If Las Vegas is to attract an NBA expansion team, it will cost local owners billions of dollars.
ESPN cited unnamed sources that the expansion fee for each of the two teams will be in the vicinity of $ 2.5 billion.
That would be more than the $ 1.66 billion Utah Jazz sold last month. The Minnesota Timberwolves that are in the market are valued between $ 1.3 billion and $ 1.5 billion, according to ESPN.
The NBA expansion became a topic when League Commissioner Adam Silver answered a question during a media session in December. He’s careful with his words, so the fact that Silver believed the subject raised an eyebrow.
“We invested a little more time than we did before the pandemic,” Silver said at the time. “But certainly not to the point where expansion is at the forefront.”
Silver specifically talked about bringing back to Seattle an NBA team that is renovating the Climate Pledge Arena for $ 930 million, according to the Seattle Times.
Las Vegas is often mentioned in reports as the second city to be invited, with Mexico City likely being the best contender for a spot. The NBA set up a G League team in Mexico City that was due to debut this season, but the COVID-19 pandemic forced the entire league to move to the Disney World complex near Orlando, Florida.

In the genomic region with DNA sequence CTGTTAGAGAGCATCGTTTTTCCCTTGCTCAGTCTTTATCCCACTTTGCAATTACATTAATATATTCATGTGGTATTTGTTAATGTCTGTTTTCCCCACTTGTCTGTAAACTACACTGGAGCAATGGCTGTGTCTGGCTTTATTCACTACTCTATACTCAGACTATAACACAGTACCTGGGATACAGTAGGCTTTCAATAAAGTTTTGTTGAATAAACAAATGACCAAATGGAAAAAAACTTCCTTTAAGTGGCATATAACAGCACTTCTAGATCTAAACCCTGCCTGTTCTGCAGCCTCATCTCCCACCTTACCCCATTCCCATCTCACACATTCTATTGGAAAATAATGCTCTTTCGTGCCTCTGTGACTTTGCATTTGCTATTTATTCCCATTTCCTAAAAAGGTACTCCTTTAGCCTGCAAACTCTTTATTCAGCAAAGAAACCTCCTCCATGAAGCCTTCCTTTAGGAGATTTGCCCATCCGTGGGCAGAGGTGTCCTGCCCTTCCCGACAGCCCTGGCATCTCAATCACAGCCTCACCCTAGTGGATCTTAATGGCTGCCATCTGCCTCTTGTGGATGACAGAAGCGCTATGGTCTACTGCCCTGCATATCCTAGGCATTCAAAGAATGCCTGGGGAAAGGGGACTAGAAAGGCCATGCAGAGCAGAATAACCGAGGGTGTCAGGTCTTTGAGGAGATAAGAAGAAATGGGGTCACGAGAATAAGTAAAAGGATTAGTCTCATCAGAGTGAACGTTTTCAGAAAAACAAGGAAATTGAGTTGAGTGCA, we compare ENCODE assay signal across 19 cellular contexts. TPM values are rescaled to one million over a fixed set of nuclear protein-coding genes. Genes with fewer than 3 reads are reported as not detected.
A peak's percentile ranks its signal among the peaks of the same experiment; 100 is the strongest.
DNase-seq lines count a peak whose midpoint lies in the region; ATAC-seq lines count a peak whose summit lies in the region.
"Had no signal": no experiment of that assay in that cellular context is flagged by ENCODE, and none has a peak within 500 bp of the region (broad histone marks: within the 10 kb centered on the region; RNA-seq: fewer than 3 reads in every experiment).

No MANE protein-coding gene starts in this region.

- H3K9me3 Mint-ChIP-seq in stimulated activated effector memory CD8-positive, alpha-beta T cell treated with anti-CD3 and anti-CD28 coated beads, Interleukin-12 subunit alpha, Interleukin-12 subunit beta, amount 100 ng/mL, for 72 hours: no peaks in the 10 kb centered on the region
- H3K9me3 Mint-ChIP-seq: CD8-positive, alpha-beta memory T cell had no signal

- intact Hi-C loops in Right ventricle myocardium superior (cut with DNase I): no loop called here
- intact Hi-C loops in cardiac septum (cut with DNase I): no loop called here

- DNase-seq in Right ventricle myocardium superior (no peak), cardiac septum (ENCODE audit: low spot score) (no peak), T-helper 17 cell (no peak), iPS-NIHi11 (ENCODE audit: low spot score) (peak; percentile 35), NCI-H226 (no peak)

Las Vegas Mayor Carolyn Goodman spoke to Silver last month and said the commissioner had not had a single conversation with any potential location for expansion. A mayor’s spokesman said Thursday there was no update from the end of town.
While an NBA expansion seems inevitable, it doesn’t seem imminent.
For one thing, there is no pressure to act quickly. The NBA had enough money to provide the 30 teams with $ 30 million apiece, the Sports Business Journal reported, to make up for lost revenue from having no fans at games. According to The Associated Press, despite a lack of projected revenue, that kind of generosity managed to distribute $ 1.5 billion last season.
Some teams are in locations with milder city and state restrictions on fan participation, and the fact that they are still playing without the crowds shows that the NBA is not desperate to pursue expansion fees at this point .
Contact reporter Mark Anderson at [email protected] Follow @ markanderson65 on Twitter.